Ratings reports show President Obama’s State of the Union address this week drew the lowest number of viewers for this annual speech in 15 years. White House officials anticipated this, and the president has decided to take a non-traditional approach to getting his message out. VOA White House correspondent Luis Ramirez reports.
Video

Video S. Korean Businesses Want to End Trade Restrictions With North

Business leaders in South Korea are calling for President Park Geun-hye to ease trade restrictions with North Korea that were put in place in 2010 after the sinking of a South Korean warship.Pro-business groups argue that expanding trade and investment is not only good for business, it is also good for long-term regional peace and security. VOA’s Brian Padden reports.
Video

Video US Marching Bands Grow Into a Show of Their Own

The 2014 Super Bowl halftime show was the most-watched in history - attracting an estimated 115 million viewers. That event featured pop star Bruno Mars. But the halftime show tradition started with marching bands, which still dominate the entertainment at U.S. high school and college American football games. But as Enming Liu reports in this story narrated by Adrianna Zhang, marching bands have grown into a show of their own.
Video

Video Secular, Religious Kurds Face Off in Southeast Turkey

Turkey’s predominantly Kurdish southeast has been rocked by violence between religious and secular Kurds. Dorian Jones reports on the reasons behind the stand-off from the region's main city of Diyarbakir, which suffered the bloodiest fighting.
Video

Video Kenya: Misuse of Antibiotics Leading to Resistance by Immune System

In Kenya, the rise of drug resistant bacteria could reverse the gains made by medical science over diseases that were once treatable. Kenyans could be at risk of fatalities as a result if the power in antibiotics is not preserved. Lenny Ruvaga has more on the story from Nairobi.
Video

Video Solar-Powered Plane Getting Ready to Circumnavigate Globe

Pilots of the solar plane that already set records flying without a drop of fuel are close to making their first attempt to fly the craft around the globe. They plan to do it in 25 flying days over a five month period. VOA’s George Putic reports.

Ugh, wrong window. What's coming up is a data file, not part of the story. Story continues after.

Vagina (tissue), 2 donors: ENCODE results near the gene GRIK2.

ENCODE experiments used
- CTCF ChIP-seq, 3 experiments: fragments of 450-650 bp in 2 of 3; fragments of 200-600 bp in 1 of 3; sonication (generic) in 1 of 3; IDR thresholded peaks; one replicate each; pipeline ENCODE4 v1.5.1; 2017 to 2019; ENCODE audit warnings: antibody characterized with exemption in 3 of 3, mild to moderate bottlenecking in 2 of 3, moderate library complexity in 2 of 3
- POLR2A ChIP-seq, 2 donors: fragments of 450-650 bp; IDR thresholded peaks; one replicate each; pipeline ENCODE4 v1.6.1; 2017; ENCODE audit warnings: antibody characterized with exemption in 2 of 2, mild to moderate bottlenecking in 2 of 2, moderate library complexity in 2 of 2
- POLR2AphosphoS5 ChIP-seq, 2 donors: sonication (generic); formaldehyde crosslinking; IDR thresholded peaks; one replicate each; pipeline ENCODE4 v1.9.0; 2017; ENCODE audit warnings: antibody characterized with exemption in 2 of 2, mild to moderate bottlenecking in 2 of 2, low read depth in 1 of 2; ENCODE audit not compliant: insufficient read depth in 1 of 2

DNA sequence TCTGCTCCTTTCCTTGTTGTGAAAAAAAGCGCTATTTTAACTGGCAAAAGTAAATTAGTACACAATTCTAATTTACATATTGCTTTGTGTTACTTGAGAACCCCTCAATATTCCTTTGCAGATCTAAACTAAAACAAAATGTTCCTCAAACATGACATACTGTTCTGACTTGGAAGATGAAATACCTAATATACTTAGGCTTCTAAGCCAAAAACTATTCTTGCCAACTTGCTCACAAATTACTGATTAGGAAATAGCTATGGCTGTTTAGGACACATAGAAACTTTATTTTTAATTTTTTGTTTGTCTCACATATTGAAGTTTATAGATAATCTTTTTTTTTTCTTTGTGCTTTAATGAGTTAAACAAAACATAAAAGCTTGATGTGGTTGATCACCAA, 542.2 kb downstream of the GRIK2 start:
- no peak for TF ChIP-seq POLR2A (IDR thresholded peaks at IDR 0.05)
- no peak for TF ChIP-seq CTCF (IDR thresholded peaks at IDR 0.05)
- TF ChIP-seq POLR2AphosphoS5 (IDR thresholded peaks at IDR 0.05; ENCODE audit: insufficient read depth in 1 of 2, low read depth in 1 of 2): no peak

Video

Video How Experts Decide Ethiopia Has the Best Coffee

Ethiopia’s coffee has been ranked as the best in the world by an international group of coffee connoisseurs. Not surprisingly, coffee is a top export for the country. But at home it is a source of pride. Marthe van der Wolf in Addis Ababa decided to find out what makes the bean and brew so special and how experts make their determinations.
Video

Video Yazidi Refugees at Center of Political Fight Between Turkey, Kurds

The treatment of thousands of Yazidis refugees who fled to Turkey to escape attacks by Islamic State militants has become the center of a dispute between the Turkish government and the country's pro-Kurdish movement. VOA's Dorian Jones reports.
Video

Video World’s Richest 1% Forecast to Own More Than Half of Global Wealth

The combined wealth of the world's richest 1 percent will overtake that of the remaining 99 percent at some point in 2016, according to the anti-poverty charity Oxfam. Campaigners are demanding that policymakers take action to address the widening gap between the ‘haves’ and the ‘have nots’, as Henry Ridgwell reports for VOA from London.

Circumventing Censorship

An Internet Primer for Healthy Web Habits

As surveillance and censoring technologies advance, so, too, do new tools for your computer or mobile device that help protect your privacy and break through Internet censorship.
More

All About America

AppleAndroid

World Currencies

EUR
USD
0.8930
JPY
USD
117.98
GBP
USD
0.6673
CAD
USD
1.2445
INR
USD
61.498

Rates may not be current.